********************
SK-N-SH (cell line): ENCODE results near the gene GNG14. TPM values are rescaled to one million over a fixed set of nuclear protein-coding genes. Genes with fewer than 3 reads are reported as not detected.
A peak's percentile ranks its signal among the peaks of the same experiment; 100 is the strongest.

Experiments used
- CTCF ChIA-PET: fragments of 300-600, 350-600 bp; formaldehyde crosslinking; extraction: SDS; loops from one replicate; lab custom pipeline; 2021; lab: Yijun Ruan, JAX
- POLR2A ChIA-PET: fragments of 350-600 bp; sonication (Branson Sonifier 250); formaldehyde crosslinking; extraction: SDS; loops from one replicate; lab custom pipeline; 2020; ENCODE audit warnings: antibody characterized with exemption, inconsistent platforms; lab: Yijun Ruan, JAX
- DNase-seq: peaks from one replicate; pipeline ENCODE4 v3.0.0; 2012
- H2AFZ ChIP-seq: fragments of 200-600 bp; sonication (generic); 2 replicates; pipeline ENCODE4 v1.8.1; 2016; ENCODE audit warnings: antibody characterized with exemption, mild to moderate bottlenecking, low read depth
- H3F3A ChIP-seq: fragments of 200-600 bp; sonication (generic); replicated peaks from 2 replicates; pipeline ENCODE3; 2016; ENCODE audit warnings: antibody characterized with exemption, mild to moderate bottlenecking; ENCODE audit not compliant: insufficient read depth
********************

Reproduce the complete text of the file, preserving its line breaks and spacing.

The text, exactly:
SK-N-SH (cell line): ENCODE results near the gene GNG14. TPM values are rescaled to one million over a fixed set of nuclear protein-coding genes. Genes with fewer than 3 reads are reported as not detected.
A peak's percentile ranks its signal among the peaks of the same experiment; 100 is the strongest.

Experiments used
- CTCF ChIA-PET: fragments of 300-600, 350-600 bp; formaldehyde crosslinking; extraction: SDS; loops from one replicate; lab custom pipeline; 2021; lab: Yijun Ruan, JAX
- POLR2A ChIA-PET: fragments of 350-600 bp; sonication (Branson Sonifier 250); formaldehyde crosslinking; extraction: SDS; loops from one replicate; lab custom pipeline; 2020; ENCODE audit warnings: antibody characterized with exemption, inconsistent platforms; lab: Yijun Ruan, JAX
- DNase-seq: peaks from one replicate; pipeline ENCODE4 v3.0.0; 2012
- H2AFZ ChIP-seq: fragments of 200-600 bp; sonication (generic); 2 replicates; pipeline ENCODE4 v1.8.1; 2016; ENCODE audit warnings: antibody characterized with exemption, mild to moderate bottlenecking, low read depth
- H3F3A ChIP-seq: fragments of 200-600 bp; sonication (generic); replicated peaks from 2 replicates; pipeline ENCODE3; 2016; ENCODE audit warnings: antibody characterized with exemption, mild to moderate bottlenecking; ENCODE audit not compliant: insufficient read depth